U.S. Fish and Wildlife Service Approves Oil and Gas Industry Candidate Conservation Agreement with Assurances
Private companies in five states have now enrolled more than 2.5 million acres in the Lesser Prairie-Chicken Range-wide Conservation Plan, representing oil and gas, pipelines, electric transmission and wind energy, resulting in nearly $15 million for habitat conservation over the next three years. Added to more than 1.3 million acres of oil and gas leases under conservation agreements in New Mexico, this brings the total industry commitment close to 4 million acres.
Range-wide plan enrollment now includes 14 electric transmission companies, representing most of the electric grid across the species’ range in New Mexico, Oklahoma, and Texas. Also, eight oil and gas companies have enrolled more than 2 million acres across all five states. And, two wind energy developments and one natural gas pipeline company have signed on, with more in the process of enrollment.
Last Friday, the U.S. Fish and Wildlife Service announced it had signed a Range-wide Oil and Gas Industry Candidate Conservation Agreement with Assurances (CCAA) with the western association, under the range-wide plan developed by WAFWA and state wildlife agencies in Colorado, Kansas, New Mexico, Oklahoma, and Texas. The service also announced an accompanying Environmental Assessment. The service has proposed listing the bird as threatened under the federal Endangered Species Act, with a final determination expected by March 31.
“Under the range-wide plan, a broad coalition of government, industry, agriculture and conservation interests is demonstrating unprecedented collaboration, showing we can take care of this bird and its prairie habitat without needing to list it,” said Bill Van Pelt, Western Association of Fish and Wildlife Agencies (WAFWA) grassland coordinator.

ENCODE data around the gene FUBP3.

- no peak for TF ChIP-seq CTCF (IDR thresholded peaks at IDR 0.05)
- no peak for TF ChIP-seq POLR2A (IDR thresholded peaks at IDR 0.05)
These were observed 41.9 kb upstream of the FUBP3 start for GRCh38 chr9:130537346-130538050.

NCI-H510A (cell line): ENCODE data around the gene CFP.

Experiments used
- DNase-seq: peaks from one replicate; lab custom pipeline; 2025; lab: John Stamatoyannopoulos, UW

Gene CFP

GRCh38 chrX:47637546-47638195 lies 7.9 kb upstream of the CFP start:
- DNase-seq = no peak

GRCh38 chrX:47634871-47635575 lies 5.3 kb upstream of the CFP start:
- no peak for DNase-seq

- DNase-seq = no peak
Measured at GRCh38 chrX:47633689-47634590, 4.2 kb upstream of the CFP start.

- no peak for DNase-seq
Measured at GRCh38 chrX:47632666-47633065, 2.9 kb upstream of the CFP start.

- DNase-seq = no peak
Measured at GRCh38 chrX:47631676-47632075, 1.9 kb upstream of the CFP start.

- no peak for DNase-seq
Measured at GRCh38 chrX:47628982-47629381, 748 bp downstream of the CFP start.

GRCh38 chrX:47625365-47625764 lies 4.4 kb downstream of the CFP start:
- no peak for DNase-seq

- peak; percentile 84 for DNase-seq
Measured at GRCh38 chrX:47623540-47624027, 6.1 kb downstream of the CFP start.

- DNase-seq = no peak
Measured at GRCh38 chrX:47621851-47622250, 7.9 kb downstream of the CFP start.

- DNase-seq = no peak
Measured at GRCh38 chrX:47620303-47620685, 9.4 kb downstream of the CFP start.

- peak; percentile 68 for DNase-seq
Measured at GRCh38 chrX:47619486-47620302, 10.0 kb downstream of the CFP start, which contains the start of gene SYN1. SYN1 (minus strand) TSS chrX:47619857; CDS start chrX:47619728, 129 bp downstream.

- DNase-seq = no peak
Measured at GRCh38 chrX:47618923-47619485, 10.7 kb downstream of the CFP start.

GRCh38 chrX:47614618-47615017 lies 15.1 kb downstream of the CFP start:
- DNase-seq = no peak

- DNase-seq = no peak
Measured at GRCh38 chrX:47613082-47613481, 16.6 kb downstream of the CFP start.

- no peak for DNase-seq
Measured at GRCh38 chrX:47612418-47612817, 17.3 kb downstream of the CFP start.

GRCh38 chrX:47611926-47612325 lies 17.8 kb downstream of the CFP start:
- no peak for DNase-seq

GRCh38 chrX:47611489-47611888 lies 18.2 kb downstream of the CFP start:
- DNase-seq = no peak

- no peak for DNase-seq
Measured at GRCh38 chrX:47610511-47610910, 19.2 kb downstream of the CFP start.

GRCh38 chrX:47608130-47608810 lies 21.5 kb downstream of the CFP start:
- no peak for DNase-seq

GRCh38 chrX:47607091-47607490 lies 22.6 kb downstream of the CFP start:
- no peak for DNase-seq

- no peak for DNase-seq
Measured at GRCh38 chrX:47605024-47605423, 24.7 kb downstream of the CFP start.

“When you consider all acreage enrolled in the range-wide plan, plus various CCAAs, Farm Bill programs, and other conservation programs across the lesser prairie-chicken’s range, the total area is about the size of the states of Vermont and New Hampshire combined. This is also approximately half the size of the species’ current range. We believe this sets a record for conservation delivery on predominantly private land for a species under listing consideration.”
The range-wide CCAA provides another option for oil and gas companies, which can also enroll directly in the range-wide plan. CCAAs are prelisting conservation tools, where enrollment must occur prior to a listing decision. Unlike the CCAA, enrollment under the range-wide plan can occur at any time before or after the listing decision.
Enrolling companies get regulatory assurances through a special USFWS rule or a CCAA permit, so that if the species is listed the companies have a pathway to continue operations and development in the region. The companies agree to pay modest enrollment fees, follow a list of guidelines to minimize impacts on the bird, and agree to pay for impacts they cannot avoid. The money goes to farmers, ranchers and landowners to protect and restore habitat for the bird.
Complementing the range-wide plan, landowner CCAAs offer legal assurances for farmers and ranchers in New Mexico, Texas and Oklahoma. These cover a total of nearly 2.3 million acres across the three states. Landowners in Colorado and Kansas, who do not have access to a ranching CCAA, can enroll their lands under the RWP and receive the same assurances.
The range-wide plan includes habitat management goals and conservation practices to be applied throughout the lesser prairie-chicken’s range, guided by the Crucial Habitat Assessment Tool (CHAT) online database and mapping system.
The range-wide plan can be viewed on the WAFWA website. Industry representatives with questions about the plan may contact Sean Kyle, chairman of the Lesser Prairie Chicken Interstate Working Group, at email@example.com. Farmers, ranchers, and landowners may contact their local state fish and wildlife agency biologist to answer questions about enrollment in the plan.
Logo courtesy New Mexico Department of Game & Fish